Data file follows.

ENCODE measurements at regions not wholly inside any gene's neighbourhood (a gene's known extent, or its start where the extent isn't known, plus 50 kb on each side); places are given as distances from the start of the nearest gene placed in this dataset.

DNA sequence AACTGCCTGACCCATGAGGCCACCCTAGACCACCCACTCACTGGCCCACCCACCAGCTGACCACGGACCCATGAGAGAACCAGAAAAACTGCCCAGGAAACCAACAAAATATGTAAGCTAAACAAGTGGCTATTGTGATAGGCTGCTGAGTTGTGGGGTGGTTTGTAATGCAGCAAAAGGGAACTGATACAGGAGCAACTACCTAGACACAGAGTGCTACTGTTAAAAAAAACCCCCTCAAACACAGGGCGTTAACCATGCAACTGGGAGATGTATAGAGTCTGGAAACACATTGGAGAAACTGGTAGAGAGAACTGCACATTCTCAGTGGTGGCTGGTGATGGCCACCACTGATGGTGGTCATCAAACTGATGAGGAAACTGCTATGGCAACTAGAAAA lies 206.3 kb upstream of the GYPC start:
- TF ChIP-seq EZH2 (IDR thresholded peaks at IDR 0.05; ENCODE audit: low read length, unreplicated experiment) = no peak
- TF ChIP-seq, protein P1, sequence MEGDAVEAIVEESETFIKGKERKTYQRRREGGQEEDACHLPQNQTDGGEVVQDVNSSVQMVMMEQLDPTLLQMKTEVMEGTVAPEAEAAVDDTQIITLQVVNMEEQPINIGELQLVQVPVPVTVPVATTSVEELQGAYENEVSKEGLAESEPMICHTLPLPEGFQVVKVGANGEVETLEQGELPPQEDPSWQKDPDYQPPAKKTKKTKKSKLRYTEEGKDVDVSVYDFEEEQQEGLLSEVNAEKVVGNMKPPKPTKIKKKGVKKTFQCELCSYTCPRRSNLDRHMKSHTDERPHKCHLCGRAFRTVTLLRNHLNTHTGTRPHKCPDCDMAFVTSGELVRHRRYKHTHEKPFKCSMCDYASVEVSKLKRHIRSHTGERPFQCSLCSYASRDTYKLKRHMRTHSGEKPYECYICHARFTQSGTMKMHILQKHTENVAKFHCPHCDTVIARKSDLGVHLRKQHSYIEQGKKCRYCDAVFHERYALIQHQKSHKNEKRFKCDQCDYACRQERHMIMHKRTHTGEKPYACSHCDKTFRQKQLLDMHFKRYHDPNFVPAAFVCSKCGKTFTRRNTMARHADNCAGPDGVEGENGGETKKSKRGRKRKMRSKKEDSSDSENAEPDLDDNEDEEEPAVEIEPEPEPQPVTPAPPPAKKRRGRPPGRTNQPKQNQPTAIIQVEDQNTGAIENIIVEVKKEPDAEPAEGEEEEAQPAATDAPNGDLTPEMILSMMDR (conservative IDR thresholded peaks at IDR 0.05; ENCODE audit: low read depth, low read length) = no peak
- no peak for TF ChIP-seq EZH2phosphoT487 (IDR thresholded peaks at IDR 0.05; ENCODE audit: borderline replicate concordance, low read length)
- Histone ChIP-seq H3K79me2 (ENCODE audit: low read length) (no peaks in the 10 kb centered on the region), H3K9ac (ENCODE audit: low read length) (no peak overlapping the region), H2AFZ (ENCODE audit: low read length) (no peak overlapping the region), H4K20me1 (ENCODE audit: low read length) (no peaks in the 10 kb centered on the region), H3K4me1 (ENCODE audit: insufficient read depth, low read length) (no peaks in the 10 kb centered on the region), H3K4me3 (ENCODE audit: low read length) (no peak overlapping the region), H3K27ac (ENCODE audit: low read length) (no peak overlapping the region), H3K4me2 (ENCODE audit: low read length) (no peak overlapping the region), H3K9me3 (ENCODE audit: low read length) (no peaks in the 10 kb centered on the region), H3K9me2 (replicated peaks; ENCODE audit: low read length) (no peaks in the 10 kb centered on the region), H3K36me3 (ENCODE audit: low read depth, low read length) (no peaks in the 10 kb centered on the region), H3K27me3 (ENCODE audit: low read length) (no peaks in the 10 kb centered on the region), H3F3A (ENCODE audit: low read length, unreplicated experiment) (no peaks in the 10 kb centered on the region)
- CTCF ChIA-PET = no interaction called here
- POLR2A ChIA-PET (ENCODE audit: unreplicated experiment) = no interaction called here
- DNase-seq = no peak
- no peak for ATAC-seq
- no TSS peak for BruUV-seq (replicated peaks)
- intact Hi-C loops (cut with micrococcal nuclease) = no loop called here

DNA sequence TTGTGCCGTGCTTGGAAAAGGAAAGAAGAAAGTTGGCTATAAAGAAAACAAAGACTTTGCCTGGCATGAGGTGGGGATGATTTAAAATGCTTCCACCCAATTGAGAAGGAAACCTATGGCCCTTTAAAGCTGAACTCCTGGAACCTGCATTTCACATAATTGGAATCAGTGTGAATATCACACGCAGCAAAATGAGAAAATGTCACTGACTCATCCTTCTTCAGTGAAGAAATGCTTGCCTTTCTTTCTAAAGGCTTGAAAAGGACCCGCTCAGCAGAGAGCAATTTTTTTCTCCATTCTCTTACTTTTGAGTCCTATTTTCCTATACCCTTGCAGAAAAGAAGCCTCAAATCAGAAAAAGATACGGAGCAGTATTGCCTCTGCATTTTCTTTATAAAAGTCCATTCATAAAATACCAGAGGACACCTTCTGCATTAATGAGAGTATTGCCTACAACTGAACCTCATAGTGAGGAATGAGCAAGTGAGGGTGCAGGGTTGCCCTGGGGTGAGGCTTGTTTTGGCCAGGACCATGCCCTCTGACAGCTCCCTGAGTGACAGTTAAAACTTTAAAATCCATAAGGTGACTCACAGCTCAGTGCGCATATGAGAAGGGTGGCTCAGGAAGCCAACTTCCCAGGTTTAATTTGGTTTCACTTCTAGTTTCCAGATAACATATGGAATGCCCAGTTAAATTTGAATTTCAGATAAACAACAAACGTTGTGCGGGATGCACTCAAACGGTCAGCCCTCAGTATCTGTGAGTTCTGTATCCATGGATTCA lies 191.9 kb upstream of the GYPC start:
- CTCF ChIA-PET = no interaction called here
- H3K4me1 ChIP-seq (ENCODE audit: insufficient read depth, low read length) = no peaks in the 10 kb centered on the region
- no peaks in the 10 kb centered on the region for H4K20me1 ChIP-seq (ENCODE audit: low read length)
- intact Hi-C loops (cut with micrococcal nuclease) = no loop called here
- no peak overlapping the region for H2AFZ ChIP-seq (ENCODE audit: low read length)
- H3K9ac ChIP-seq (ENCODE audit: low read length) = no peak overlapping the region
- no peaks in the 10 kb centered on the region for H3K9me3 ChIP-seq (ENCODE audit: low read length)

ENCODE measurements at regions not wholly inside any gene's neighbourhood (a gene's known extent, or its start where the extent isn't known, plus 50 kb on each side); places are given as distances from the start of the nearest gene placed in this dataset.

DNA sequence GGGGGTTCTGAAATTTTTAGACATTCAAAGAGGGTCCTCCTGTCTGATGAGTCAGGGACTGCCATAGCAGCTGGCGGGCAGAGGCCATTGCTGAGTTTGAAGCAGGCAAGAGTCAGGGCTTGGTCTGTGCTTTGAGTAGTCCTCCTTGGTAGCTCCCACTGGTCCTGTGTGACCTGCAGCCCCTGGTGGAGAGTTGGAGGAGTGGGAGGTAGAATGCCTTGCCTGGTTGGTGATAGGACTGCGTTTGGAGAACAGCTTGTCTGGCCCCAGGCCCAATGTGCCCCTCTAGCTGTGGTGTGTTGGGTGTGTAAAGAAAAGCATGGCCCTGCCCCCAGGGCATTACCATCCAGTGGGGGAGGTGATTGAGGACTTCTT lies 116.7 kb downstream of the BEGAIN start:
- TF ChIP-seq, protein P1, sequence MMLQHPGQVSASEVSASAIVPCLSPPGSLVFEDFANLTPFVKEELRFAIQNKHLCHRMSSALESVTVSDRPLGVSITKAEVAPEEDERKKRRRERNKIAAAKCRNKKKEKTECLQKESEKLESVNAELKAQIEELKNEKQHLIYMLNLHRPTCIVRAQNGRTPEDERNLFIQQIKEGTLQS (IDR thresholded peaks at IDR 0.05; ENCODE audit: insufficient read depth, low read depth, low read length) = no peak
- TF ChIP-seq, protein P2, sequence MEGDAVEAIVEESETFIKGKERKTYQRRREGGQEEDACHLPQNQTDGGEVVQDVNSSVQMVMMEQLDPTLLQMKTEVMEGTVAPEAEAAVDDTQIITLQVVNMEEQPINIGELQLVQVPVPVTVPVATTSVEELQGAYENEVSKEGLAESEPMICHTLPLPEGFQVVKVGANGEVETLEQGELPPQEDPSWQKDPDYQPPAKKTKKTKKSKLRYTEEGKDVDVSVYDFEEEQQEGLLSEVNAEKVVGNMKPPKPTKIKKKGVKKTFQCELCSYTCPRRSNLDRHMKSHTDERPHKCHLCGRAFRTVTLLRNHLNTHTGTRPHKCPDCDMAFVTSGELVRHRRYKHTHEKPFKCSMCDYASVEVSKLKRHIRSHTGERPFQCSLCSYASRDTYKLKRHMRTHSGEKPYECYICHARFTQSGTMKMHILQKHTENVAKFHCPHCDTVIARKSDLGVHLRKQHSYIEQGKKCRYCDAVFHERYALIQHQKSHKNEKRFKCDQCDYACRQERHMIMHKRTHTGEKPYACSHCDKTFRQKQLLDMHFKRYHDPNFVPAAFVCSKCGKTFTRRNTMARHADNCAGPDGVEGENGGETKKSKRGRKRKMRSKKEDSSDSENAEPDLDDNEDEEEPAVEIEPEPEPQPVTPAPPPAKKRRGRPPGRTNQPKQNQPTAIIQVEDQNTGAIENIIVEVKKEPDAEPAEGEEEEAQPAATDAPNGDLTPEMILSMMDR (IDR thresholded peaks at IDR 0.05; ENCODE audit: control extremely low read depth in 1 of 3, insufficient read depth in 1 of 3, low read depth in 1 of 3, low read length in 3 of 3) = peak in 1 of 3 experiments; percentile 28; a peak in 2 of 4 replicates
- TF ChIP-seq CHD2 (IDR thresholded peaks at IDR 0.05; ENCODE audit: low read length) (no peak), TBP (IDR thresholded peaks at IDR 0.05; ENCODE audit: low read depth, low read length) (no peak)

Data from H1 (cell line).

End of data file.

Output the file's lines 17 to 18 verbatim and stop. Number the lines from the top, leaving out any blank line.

- intact Hi-C loops (cut with micrococcal nuclease) = no loop called here
- no peak overlapping the region for H2AFZ ChIP-seq (ENCODE audit: low read length)